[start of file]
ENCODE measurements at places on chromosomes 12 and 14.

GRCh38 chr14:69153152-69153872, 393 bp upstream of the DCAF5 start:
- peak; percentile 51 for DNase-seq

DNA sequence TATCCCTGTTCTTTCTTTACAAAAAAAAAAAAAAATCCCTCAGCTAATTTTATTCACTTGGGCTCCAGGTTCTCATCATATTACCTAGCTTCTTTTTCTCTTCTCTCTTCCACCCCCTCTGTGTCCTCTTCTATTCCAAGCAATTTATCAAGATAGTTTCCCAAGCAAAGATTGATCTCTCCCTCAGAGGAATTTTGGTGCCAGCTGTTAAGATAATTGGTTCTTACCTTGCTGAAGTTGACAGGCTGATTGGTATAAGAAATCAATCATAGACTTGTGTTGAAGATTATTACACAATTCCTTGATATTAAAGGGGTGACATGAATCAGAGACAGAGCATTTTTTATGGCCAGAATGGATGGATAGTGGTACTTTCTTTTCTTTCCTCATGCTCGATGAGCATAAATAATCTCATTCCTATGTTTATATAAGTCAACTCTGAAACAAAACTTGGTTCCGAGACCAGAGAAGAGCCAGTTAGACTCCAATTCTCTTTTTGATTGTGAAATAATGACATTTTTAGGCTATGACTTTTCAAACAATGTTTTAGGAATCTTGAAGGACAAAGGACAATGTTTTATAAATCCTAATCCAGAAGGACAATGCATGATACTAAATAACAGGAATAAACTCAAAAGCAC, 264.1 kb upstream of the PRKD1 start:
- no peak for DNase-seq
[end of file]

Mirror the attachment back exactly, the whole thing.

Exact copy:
ENCODE measurements at places on chromosomes 12 and 14.

GRCh38 chr14:69153152-69153872, 393 bp upstream of the DCAF5 start:
- peak; percentile 51 for DNase-seq

DNA sequence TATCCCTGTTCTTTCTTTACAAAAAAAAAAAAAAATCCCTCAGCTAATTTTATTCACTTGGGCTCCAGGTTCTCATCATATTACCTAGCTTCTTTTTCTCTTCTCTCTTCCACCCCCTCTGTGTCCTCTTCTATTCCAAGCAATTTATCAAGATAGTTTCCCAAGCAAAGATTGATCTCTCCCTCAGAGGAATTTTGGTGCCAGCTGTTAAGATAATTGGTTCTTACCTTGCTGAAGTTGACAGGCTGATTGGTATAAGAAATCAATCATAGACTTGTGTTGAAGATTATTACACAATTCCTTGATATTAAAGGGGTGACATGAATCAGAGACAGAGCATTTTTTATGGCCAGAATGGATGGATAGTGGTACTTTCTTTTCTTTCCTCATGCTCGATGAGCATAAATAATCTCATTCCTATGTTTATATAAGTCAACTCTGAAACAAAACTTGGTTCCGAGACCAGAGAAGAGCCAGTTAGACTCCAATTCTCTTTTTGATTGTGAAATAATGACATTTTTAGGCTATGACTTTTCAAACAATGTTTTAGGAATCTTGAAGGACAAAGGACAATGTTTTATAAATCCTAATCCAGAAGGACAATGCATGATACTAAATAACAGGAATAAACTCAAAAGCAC, 264.1 kb upstream of the PRKD1 start:
- no peak for DNase-seq